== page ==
Durham cop who took kitten from drug user's home facing police tribunal
Chris Fox, CP24.com
Published Friday, December 2, 2016 8:28AM EST
Last Updated Friday, December 2, 2016 4:26PM EST
A Durham Regional Police officer who removed a kitten from a drug user’s home and took it to the vet for a medical checkup will face a police tribunal on Monday.
Constable Beth Richardson is charged with discreditable conduct in connection with the incident on January 12, 2016.
According to a hearing notice that was obtained by CP24, Richardson was dispatched to an Oshawa home to “check on the wellbeing of a female who had been using drugs for several days.”
Once inside the residence, the notice says that Richardson observed a kitten that was “cowering under a table” and “believing that it was not being properly cared for” removed it from the property without its owners knowledge or consent.
The notice alleges that Richardson also failed to advise her superiors or “document her actions.”
“The owners of the kitten called the communications center and demanded the return of their kitten and wanted Const. Richardson charged with theft after alleging the theft of their kitten was caught on tape,” the notice says. “The kitten was returned to the owner who opted not to lay criminal charges.”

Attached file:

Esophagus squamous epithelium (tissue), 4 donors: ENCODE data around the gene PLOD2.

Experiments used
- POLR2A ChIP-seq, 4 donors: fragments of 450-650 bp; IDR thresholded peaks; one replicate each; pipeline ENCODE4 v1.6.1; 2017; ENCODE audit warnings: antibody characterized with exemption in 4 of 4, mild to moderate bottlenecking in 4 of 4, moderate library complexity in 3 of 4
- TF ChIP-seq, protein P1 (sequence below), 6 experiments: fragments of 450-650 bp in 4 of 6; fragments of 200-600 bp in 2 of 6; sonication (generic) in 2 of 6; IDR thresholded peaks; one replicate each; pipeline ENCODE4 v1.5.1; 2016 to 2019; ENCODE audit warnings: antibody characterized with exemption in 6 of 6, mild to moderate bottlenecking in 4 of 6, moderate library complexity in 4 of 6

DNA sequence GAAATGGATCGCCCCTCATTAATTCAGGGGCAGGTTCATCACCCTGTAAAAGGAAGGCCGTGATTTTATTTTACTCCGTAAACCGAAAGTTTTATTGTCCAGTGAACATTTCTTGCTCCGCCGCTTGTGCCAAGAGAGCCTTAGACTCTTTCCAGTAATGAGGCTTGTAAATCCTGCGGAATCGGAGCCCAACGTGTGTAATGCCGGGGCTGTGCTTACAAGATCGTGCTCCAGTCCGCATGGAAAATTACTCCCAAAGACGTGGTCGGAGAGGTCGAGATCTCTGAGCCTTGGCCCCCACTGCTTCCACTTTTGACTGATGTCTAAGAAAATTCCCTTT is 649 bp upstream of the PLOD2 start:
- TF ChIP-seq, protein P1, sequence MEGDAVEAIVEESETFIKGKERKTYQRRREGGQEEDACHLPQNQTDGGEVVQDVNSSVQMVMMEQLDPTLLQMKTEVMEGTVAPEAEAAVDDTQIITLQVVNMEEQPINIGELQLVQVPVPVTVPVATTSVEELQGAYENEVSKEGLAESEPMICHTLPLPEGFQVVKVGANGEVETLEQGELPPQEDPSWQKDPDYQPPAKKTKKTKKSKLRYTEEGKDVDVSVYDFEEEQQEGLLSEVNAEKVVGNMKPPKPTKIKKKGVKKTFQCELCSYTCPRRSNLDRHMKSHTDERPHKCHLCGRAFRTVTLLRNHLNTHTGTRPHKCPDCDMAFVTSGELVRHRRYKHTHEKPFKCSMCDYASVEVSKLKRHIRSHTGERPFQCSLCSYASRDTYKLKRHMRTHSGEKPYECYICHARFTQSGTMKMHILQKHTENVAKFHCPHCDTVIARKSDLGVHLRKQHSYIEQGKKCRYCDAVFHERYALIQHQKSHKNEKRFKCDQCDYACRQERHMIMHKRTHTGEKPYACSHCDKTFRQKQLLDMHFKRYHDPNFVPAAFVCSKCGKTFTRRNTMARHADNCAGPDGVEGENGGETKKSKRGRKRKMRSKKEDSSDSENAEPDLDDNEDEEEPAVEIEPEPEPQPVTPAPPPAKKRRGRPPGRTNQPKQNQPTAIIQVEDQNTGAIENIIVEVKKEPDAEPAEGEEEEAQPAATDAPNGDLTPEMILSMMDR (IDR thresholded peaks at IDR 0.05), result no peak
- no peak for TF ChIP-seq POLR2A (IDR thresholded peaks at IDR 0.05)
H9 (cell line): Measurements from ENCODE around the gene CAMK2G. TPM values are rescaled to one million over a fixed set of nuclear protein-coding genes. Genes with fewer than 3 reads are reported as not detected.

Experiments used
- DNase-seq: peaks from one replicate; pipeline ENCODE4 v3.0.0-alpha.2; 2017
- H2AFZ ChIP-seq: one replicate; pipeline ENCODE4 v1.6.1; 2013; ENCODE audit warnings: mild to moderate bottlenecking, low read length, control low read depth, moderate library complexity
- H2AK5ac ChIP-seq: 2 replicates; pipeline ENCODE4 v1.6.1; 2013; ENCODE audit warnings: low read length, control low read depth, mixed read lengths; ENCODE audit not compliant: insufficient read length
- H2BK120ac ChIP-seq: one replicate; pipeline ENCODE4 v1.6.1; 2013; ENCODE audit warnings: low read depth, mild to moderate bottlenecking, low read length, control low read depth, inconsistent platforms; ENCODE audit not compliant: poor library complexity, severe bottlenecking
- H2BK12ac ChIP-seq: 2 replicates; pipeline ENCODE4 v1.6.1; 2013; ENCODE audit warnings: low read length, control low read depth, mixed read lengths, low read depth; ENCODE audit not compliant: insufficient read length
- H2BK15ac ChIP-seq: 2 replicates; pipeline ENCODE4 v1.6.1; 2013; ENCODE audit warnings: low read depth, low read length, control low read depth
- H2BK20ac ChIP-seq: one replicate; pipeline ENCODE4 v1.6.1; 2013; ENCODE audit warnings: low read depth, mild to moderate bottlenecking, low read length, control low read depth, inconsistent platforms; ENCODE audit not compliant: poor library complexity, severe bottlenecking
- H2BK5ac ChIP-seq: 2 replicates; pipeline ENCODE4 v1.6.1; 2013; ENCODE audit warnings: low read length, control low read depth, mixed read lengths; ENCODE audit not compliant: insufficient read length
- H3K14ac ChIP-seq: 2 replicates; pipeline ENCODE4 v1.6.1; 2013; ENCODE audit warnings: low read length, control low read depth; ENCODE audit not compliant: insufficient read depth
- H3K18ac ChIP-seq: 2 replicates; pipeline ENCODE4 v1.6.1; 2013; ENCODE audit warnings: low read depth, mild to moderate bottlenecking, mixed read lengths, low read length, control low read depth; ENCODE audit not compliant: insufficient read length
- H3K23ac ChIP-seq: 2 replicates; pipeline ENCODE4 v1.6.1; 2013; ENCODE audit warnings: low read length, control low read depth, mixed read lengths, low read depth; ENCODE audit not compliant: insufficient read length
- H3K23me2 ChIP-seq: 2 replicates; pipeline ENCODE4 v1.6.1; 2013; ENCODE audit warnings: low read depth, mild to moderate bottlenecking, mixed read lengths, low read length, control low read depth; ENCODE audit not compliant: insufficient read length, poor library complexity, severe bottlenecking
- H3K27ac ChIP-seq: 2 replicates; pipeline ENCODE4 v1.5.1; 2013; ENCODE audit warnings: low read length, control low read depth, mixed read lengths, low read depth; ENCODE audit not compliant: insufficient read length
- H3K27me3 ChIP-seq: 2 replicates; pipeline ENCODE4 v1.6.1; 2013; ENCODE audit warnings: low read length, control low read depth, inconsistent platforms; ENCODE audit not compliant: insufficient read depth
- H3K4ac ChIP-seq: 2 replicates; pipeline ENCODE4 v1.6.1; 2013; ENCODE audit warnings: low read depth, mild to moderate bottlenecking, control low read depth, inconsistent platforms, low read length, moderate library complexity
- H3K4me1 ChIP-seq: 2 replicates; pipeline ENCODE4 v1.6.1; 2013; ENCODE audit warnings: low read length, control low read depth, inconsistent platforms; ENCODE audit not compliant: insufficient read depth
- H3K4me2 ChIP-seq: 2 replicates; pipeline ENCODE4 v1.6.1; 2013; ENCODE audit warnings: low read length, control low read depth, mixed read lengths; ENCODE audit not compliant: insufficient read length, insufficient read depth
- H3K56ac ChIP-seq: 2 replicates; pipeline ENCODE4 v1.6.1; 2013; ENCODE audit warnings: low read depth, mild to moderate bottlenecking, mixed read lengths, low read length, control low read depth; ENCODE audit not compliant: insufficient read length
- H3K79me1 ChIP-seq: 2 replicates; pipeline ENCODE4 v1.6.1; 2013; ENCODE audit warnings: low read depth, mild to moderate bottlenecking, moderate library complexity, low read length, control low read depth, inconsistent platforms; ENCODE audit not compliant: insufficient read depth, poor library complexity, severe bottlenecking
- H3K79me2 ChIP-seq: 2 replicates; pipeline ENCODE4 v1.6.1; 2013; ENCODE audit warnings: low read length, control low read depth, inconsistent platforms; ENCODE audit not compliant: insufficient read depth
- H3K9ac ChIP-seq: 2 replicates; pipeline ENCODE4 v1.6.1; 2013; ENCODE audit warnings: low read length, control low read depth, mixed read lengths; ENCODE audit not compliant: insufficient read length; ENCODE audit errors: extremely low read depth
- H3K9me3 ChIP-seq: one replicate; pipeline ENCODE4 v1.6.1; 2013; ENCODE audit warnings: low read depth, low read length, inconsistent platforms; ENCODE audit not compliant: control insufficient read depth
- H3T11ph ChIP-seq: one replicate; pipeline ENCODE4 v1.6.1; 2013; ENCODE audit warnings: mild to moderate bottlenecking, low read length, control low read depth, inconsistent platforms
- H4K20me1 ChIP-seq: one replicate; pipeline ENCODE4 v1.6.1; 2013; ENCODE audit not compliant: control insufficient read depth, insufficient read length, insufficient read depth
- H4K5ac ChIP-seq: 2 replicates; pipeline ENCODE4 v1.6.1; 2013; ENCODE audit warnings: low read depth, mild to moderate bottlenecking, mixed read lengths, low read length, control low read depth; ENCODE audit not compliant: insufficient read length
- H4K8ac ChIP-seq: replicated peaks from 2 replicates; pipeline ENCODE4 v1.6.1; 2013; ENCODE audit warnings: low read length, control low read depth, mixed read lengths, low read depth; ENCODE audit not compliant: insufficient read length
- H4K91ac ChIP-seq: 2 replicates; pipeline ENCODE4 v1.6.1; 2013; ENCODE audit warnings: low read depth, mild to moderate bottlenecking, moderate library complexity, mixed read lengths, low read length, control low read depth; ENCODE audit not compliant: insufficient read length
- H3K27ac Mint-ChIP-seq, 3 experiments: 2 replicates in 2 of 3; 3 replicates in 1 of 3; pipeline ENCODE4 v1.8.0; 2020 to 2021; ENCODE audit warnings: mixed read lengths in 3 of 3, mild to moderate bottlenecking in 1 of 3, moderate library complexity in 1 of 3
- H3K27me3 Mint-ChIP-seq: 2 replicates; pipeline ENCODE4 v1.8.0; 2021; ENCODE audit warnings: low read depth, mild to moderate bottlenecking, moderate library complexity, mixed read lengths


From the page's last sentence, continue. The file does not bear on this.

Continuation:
The charge against Richardson was first filed in May.
Discussing the matter with CP24 on Friday, Richardson’s lawyer Joseph Markson said that the kitten was “filthy, smelled like smoke and looked like it hadn’t been fed.”
Markson said his client, who is allergic to cats, initially planned to take it to the humane society but upon realizing that their offices were closed decided to have a friend take it to the vet for a checkup instead. The plan was to have the friend then take the kitten to the humane society in the morning, Richardson said.
“I hope that common sense prevails and they see the compassion and the goodwill and the heart of Const. Richardson and remove this from being over her head,” he said. “You know sometimes we become fixated on things that don’t make sense when you look at the broader perspective. My client could have done a few things better. She could have made notes, she could have been more diligent in looking at how you report this but she is not charged with not completing her notes; she is charged with discreditable conduct.”
If Richardson is convicted of discreditable conduct she could face a demotion, according to the hearing notice.